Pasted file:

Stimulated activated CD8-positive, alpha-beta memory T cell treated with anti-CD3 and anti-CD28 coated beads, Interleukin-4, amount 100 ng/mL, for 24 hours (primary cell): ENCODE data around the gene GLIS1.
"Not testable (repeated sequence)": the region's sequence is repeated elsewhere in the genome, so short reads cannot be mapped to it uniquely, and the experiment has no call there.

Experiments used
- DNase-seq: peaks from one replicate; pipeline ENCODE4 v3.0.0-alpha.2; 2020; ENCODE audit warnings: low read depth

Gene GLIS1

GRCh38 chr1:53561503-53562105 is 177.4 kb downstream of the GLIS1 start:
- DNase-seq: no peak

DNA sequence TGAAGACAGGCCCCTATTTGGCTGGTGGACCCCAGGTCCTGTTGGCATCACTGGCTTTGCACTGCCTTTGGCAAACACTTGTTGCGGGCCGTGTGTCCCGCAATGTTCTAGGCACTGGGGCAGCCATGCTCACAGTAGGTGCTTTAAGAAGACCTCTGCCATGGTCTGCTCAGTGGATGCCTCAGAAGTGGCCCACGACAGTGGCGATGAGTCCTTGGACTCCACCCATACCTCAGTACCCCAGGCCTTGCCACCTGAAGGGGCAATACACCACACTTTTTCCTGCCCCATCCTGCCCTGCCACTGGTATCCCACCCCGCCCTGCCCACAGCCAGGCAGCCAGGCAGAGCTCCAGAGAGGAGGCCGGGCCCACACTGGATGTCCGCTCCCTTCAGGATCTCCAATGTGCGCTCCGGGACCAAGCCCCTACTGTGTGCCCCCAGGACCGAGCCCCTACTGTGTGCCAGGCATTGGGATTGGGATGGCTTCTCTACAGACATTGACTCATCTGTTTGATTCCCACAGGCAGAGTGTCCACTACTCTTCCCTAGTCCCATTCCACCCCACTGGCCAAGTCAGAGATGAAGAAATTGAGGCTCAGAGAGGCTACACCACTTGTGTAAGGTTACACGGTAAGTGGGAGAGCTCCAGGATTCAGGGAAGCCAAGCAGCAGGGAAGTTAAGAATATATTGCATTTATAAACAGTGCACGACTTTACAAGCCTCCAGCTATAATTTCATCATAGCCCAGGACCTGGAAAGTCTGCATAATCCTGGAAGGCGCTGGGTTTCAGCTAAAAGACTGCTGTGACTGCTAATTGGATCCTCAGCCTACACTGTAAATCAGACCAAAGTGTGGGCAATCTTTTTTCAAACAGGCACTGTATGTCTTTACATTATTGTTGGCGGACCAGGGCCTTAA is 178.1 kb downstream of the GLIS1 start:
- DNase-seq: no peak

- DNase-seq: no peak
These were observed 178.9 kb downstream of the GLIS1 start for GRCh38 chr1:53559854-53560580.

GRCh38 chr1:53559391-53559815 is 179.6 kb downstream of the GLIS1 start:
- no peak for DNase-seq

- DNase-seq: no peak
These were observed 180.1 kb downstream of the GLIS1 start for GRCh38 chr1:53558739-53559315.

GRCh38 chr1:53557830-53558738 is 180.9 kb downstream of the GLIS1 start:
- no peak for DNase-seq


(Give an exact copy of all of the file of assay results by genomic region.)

Stimulated activated CD8-positive, alpha-beta memory T cell treated with anti-CD3 and anti-CD28 coated beads, Interleukin-4, amount 100 ng/mL, for 24 hours (primary cell): ENCODE data around the gene GLIS1.
"Not testable (repeated sequence)": the region's sequence is repeated elsewhere in the genome, so short reads cannot be mapped to it uniquely, and the experiment has no call there.

Experiments used
- DNase-seq: peaks from one replicate; pipeline ENCODE4 v3.0.0-alpha.2; 2020; ENCODE audit warnings: low read depth

Gene GLIS1

GRCh38 chr1:53561503-53562105 is 177.4 kb downstream of the GLIS1 start:
- DNase-seq: no peak

DNA sequence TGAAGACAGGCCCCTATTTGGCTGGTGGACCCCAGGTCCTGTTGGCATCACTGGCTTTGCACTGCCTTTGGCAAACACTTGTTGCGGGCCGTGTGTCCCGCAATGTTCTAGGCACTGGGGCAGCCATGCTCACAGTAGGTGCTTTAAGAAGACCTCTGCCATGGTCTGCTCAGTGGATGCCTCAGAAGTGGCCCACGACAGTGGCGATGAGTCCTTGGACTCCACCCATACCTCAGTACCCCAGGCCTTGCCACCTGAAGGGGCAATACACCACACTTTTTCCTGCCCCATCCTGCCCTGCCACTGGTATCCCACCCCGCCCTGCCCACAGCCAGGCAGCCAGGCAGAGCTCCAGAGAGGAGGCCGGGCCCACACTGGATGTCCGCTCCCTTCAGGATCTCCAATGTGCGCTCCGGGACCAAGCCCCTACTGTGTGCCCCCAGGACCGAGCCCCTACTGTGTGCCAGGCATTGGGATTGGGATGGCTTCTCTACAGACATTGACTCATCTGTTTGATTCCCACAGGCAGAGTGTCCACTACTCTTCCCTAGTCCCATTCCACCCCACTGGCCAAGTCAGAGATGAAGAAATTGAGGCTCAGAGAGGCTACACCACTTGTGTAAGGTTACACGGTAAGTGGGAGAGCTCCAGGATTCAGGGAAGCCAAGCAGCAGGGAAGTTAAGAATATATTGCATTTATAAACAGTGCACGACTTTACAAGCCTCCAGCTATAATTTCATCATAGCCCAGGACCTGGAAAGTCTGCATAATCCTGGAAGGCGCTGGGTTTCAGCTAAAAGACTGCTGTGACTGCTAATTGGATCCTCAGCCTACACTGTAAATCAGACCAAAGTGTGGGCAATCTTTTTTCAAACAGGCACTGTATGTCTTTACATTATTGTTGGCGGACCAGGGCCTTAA is 178.1 kb downstream of the GLIS1 start:
- DNase-seq: no peak

- DNase-seq: no peak
These were observed 178.9 kb downstream of the GLIS1 start for GRCh38 chr1:53559854-53560580.

GRCh38 chr1:53559391-53559815 is 179.6 kb downstream of the GLIS1 start:
- no peak for DNase-seq

- DNase-seq: no peak
These were observed 180.1 kb downstream of the GLIS1 start for GRCh38 chr1:53558739-53559315.

GRCh38 chr1:53557830-53558738 is 180.9 kb downstream of the GLIS1 start:
- no peak for DNase-seq